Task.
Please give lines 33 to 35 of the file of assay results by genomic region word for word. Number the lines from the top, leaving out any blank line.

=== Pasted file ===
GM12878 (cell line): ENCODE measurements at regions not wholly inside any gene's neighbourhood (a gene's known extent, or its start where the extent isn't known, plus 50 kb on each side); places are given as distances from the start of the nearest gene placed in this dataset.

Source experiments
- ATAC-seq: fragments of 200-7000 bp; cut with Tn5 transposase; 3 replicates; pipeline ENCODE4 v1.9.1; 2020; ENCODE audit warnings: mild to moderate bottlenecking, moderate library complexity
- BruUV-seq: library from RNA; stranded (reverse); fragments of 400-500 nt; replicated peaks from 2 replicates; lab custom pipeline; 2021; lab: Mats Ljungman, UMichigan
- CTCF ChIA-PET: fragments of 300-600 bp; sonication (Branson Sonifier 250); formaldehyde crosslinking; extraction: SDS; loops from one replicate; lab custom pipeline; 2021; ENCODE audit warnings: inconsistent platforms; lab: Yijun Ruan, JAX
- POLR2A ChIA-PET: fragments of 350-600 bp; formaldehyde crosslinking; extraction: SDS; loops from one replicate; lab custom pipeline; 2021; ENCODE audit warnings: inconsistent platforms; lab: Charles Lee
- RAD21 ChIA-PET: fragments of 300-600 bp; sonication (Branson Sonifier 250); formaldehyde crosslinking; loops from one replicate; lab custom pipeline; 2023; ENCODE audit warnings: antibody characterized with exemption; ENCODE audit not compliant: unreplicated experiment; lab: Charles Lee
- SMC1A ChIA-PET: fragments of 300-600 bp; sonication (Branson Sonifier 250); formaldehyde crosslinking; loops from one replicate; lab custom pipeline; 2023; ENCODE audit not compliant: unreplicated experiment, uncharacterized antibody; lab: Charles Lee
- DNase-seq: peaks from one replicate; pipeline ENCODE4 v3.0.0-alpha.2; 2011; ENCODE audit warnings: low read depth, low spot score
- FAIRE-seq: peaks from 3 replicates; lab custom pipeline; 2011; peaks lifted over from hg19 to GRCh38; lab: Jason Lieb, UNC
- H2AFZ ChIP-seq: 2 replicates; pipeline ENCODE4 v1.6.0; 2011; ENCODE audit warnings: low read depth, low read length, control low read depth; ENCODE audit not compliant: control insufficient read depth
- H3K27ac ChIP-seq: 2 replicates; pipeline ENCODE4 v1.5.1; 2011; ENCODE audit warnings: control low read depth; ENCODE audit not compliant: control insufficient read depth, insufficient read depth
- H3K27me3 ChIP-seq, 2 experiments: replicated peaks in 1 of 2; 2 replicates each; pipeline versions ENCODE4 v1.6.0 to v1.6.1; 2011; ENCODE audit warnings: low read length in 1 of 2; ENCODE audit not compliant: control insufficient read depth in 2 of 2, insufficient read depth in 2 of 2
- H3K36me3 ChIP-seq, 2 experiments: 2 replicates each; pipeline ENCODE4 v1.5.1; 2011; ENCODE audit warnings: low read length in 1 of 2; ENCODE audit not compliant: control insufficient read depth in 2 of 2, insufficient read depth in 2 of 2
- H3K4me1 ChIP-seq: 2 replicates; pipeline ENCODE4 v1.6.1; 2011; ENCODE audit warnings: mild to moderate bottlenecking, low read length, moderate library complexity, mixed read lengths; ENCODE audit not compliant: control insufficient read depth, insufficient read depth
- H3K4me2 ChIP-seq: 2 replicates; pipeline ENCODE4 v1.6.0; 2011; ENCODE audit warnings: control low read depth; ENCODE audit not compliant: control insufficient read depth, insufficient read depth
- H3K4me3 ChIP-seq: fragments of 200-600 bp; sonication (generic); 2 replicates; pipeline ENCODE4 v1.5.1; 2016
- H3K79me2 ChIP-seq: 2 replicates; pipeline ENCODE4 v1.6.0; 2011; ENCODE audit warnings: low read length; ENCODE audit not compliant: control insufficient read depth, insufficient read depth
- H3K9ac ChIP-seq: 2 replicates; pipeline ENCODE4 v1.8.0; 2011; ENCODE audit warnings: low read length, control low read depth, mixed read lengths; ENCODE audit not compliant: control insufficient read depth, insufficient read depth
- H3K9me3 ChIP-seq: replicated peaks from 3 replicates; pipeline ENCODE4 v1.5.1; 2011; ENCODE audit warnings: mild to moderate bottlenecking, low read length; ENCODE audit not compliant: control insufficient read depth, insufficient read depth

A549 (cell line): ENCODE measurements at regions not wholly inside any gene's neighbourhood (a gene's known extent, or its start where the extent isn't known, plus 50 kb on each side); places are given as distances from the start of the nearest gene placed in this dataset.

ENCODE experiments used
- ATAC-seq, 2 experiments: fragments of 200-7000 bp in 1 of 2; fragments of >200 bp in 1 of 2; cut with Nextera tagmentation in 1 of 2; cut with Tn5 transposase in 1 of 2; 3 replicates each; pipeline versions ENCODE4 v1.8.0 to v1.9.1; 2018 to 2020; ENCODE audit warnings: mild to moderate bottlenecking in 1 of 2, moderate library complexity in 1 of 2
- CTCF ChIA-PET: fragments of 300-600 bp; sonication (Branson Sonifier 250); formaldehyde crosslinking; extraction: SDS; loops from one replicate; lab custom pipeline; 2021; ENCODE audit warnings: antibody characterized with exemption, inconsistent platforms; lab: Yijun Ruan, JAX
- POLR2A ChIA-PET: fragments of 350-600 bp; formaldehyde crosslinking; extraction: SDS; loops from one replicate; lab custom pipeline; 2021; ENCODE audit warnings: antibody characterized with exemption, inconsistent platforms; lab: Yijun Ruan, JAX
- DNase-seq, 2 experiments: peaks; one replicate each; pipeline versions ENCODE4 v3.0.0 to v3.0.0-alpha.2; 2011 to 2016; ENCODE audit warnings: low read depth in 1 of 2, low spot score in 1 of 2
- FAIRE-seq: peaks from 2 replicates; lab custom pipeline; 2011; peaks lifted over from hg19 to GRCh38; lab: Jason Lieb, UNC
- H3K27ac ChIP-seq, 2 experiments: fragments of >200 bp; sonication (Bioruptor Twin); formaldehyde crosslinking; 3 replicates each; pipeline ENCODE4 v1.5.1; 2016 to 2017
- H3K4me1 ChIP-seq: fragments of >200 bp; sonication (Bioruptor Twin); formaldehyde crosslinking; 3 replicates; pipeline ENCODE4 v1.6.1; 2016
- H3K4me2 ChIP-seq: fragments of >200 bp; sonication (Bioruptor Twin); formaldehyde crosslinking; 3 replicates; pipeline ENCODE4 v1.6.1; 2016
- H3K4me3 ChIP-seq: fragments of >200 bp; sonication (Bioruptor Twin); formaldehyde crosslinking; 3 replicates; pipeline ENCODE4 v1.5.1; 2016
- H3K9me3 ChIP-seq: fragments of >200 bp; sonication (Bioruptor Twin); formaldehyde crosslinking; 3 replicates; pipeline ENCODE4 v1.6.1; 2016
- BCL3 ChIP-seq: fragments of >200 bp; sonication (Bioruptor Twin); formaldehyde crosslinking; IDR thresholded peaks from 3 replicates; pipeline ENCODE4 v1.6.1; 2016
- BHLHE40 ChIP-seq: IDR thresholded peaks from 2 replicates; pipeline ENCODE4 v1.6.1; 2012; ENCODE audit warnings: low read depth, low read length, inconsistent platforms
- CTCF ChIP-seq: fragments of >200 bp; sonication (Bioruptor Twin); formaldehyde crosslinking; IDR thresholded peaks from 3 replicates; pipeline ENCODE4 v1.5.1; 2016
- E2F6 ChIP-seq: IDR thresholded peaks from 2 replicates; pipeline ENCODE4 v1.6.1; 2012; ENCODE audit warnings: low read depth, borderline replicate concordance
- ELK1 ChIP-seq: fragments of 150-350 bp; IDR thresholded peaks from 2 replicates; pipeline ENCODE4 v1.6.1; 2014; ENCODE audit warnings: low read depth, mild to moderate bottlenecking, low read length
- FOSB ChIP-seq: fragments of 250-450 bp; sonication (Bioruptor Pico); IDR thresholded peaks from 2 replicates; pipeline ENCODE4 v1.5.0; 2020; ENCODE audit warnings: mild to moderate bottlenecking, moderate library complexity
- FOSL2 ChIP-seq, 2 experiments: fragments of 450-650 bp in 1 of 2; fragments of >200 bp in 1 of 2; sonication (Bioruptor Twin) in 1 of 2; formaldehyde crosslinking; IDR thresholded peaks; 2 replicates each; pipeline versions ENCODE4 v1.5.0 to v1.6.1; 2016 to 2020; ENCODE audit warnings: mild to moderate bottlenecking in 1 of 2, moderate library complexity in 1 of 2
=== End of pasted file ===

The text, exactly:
- BCL3 ChIP-seq: fragments of >200 bp; sonication (Bioruptor Twin); formaldehyde crosslinking; IDR thresholded peaks from 3 replicates; pipeline ENCODE4 v1.6.1; 2016
- BHLHE40 ChIP-seq: IDR thresholded peaks from 2 replicates; pipeline ENCODE4 v1.6.1; 2012; ENCODE audit warnings: low read depth, low read length, inconsistent platforms
- CTCF ChIP-seq: fragments of >200 bp; sonication (Bioruptor Twin); formaldehyde crosslinking; IDR thresholded peaks from 3 replicates; pipeline ENCODE4 v1.5.1; 2016